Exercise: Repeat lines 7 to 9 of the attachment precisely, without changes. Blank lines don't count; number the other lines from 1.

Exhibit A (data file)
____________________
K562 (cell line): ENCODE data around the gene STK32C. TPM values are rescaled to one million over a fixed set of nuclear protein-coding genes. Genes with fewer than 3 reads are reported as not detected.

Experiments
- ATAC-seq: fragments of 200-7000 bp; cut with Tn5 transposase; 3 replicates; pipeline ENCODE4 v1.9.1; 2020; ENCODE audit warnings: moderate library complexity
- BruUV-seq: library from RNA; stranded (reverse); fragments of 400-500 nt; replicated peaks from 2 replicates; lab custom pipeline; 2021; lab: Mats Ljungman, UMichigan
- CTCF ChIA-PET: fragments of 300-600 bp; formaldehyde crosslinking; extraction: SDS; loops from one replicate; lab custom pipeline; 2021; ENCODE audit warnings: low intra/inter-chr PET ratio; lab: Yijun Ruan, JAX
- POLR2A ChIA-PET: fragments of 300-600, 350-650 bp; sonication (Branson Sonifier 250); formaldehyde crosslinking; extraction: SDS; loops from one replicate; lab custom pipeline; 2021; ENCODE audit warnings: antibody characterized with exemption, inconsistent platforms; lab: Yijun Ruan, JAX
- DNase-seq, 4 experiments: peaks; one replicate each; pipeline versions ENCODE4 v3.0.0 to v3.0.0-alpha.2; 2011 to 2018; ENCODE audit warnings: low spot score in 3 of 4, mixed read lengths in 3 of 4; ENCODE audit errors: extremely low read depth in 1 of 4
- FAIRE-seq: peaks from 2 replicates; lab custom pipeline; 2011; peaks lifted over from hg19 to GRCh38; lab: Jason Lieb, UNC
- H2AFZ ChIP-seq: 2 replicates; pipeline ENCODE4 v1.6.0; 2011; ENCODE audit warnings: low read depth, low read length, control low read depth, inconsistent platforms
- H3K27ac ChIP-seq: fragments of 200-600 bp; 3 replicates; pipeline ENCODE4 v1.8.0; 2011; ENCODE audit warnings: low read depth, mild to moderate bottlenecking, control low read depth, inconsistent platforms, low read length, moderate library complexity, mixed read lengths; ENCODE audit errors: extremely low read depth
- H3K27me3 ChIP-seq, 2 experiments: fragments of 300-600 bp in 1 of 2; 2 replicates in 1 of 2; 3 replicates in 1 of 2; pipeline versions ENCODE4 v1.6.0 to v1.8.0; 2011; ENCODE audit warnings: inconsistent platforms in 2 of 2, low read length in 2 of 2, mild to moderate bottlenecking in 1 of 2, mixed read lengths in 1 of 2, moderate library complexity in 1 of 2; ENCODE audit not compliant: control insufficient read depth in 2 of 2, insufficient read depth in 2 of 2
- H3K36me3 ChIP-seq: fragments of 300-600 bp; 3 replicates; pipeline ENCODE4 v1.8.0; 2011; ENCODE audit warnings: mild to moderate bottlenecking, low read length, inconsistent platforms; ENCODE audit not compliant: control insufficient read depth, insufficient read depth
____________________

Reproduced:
- DNase-seq, 4 experiments: peaks; one replicate each; pipeline versions ENCODE4 v3.0.0 to v3.0.0-alpha.2; 2011 to 2018; ENCODE audit warnings: low spot score in 3 of 4, mixed read lengths in 3 of 4; ENCODE audit errors: extremely low read depth in 1 of 4
- FAIRE-seq: peaks from 2 replicates; lab custom pipeline; 2011; peaks lifted over from hg19 to GRCh38; lab: Jason Lieb, UNC
- H2AFZ ChIP-seq: 2 replicates; pipeline ENCODE4 v1.6.0; 2011; ENCODE audit warnings: low read depth, low read length, control low read depth, inconsistent platforms